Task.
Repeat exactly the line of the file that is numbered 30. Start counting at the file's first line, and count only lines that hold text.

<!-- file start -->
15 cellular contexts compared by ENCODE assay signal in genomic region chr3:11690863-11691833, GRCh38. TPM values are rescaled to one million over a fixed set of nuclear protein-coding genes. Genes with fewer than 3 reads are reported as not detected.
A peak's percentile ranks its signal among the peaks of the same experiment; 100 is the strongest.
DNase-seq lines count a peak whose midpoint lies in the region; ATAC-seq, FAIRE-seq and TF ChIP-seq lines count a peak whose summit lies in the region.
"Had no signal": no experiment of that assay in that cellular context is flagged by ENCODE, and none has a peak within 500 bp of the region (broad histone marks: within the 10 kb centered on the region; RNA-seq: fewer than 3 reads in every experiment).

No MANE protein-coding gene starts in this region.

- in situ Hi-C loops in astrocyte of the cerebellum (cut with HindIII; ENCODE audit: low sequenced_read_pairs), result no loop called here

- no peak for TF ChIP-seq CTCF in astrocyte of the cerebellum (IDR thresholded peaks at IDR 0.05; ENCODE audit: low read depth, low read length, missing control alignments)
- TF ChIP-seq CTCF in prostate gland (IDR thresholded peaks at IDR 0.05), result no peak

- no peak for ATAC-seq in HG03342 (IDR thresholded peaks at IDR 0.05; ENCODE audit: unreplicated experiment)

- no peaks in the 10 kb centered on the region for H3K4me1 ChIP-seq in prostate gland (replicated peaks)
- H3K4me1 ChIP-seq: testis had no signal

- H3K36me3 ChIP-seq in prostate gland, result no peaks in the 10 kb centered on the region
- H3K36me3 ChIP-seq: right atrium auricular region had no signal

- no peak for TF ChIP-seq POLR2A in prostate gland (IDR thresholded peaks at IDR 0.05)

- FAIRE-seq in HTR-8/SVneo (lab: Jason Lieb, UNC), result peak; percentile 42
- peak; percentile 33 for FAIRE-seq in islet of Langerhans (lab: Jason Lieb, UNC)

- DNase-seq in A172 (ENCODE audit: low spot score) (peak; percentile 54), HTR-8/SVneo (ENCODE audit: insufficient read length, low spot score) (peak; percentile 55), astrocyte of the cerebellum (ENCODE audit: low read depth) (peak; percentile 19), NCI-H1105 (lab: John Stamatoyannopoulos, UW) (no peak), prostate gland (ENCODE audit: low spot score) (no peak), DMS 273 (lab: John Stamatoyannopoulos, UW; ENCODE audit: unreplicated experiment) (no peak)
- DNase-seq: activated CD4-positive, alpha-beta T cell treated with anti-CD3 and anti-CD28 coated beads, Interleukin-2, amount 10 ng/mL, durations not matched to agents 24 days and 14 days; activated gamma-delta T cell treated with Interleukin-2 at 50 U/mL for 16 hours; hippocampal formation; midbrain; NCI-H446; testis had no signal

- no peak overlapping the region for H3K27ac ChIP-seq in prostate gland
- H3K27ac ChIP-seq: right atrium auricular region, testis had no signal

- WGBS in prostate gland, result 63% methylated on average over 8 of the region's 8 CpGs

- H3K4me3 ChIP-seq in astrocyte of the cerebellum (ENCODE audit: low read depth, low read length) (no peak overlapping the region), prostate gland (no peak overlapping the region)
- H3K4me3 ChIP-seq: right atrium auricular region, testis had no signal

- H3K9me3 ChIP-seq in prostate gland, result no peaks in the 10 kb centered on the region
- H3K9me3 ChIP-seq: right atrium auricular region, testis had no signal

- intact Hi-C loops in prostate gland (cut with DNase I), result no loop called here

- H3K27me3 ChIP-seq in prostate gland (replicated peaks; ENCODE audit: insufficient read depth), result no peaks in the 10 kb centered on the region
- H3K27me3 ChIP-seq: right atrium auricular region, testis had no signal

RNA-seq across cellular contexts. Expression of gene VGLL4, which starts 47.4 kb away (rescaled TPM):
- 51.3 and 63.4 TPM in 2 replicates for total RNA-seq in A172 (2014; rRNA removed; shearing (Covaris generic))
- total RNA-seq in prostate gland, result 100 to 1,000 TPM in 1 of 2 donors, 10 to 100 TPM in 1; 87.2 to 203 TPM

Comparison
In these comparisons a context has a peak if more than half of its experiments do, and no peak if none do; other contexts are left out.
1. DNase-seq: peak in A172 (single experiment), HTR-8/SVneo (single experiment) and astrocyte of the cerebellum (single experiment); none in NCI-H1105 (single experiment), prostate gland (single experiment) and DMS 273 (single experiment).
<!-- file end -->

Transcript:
- 51.3 and 63.4 TPM in 2 replicates for total RNA-seq in A172 (2014; rRNA removed; shearing (Covaris generic))